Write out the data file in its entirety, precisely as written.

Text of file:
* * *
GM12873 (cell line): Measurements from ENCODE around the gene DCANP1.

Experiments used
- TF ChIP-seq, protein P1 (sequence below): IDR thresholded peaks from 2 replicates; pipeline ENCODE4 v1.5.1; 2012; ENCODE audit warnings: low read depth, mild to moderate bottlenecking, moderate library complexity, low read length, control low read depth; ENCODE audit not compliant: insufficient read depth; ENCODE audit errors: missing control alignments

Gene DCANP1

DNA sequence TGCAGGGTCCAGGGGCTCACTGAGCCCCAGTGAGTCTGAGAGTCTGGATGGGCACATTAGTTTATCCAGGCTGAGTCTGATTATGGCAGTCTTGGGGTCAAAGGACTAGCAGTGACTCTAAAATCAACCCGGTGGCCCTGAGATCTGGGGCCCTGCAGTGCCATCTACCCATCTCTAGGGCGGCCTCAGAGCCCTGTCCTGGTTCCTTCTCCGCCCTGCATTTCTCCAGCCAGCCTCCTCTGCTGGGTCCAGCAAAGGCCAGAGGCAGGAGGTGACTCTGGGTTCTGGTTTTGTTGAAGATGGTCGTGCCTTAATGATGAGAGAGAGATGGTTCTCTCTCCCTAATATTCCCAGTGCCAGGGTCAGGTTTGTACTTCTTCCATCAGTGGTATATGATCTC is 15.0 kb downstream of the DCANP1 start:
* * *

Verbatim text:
GM12873 (cell line): Measurements from ENCODE around the gene DCANP1.

Experiments used
- TF ChIP-seq, protein P1 (sequence below): IDR thresholded peaks from 2 replicates; pipeline ENCODE4 v1.5.1; 2012; ENCODE audit warnings: low read depth, mild to moderate bottlenecking, moderate library complexity, low read length, control low read depth; ENCODE audit not compliant: insufficient read depth; ENCODE audit errors: missing control alignments

Gene DCANP1

DNA sequence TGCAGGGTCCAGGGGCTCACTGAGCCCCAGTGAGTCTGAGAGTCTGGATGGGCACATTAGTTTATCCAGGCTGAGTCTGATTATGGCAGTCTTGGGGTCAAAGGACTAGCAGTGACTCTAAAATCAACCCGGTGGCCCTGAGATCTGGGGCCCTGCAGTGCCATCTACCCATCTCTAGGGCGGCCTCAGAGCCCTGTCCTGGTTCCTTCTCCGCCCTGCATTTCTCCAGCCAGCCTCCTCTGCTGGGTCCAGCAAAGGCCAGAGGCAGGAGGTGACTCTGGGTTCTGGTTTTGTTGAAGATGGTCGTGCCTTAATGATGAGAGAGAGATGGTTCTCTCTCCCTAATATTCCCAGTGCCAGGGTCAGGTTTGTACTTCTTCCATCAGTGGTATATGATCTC is 15.0 kb downstream of the DCANP1 start: